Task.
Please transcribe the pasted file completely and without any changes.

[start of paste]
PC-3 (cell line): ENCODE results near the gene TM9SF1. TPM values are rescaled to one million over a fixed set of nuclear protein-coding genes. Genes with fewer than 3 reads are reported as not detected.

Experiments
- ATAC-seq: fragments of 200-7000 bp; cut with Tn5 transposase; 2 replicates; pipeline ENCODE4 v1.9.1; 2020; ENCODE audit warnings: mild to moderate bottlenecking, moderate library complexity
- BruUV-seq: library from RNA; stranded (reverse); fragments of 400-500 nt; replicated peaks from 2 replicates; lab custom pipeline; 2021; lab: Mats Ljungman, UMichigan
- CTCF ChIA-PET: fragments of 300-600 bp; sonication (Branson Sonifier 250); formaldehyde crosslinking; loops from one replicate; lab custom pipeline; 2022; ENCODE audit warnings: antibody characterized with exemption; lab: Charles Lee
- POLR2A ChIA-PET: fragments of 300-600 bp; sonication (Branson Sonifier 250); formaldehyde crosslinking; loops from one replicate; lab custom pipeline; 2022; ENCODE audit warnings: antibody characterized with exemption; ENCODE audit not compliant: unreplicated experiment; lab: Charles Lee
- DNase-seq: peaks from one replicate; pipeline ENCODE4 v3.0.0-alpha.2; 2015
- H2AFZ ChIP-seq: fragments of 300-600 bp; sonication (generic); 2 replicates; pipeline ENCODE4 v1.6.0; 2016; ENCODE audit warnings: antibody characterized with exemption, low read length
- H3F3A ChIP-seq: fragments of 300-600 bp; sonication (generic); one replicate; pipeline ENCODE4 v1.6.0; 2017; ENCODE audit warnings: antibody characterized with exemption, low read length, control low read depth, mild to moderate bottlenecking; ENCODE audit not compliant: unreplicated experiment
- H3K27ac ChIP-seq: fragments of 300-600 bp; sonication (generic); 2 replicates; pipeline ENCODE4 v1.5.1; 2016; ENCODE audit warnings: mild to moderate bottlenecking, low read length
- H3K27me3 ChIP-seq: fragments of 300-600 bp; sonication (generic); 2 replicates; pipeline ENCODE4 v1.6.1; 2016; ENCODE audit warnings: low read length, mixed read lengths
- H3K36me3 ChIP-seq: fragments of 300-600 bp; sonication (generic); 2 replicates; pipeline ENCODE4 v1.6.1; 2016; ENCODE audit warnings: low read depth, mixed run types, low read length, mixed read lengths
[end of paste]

PC-3 (cell line): ENCODE results near the gene TM9SF1. TPM values are rescaled to one million over a fixed set of nuclear protein-coding genes. Genes with fewer than 3 reads are reported as not detected.

Experiments
- ATAC-seq: fragments of 200-7000 bp; cut with Tn5 transposase; 2 replicates; pipeline ENCODE4 v1.9.1; 2020; ENCODE audit warnings: mild to moderate bottlenecking, moderate library complexity
- BruUV-seq: library from RNA; stranded (reverse); fragments of 400-500 nt; replicated peaks from 2 replicates; lab custom pipeline; 2021; lab: Mats Ljungman, UMichigan
- CTCF ChIA-PET: fragments of 300-600 bp; sonication (Branson Sonifier 250); formaldehyde crosslinking; loops from one replicate; lab custom pipeline; 2022; ENCODE audit warnings: antibody characterized with exemption; lab: Charles Lee
- POLR2A ChIA-PET: fragments of 300-600 bp; sonication (Branson Sonifier 250); formaldehyde crosslinking; loops from one replicate; lab custom pipeline; 2022; ENCODE audit warnings: antibody characterized with exemption; ENCODE audit not compliant: unreplicated experiment; lab: Charles Lee
- DNase-seq: peaks from one replicate; pipeline ENCODE4 v3.0.0-alpha.2; 2015
- H2AFZ ChIP-seq: fragments of 300-600 bp; sonication (generic); 2 replicates; pipeline ENCODE4 v1.6.0; 2016; ENCODE audit warnings: antibody characterized with exemption, low read length
- H3F3A ChIP-seq: fragments of 300-600 bp; sonication (generic); one replicate; pipeline ENCODE4 v1.6.0; 2017; ENCODE audit warnings: antibody characterized with exemption, low read length, control low read depth, mild to moderate bottlenecking; ENCODE audit not compliant: unreplicated experiment
- H3K27ac ChIP-seq: fragments of 300-600 bp; sonication (generic); 2 replicates; pipeline ENCODE4 v1.5.1; 2016; ENCODE audit warnings: mild to moderate bottlenecking, low read length
- H3K27me3 ChIP-seq: fragments of 300-600 bp; sonication (generic); 2 replicates; pipeline ENCODE4 v1.6.1; 2016; ENCODE audit warnings: low read length, mixed read lengths
- H3K36me3 ChIP-seq: fragments of 300-600 bp; sonication (generic); 2 replicates; pipeline ENCODE4 v1.6.1; 2016; ENCODE audit warnings: low read depth, mixed run types, low read length, mixed read lengths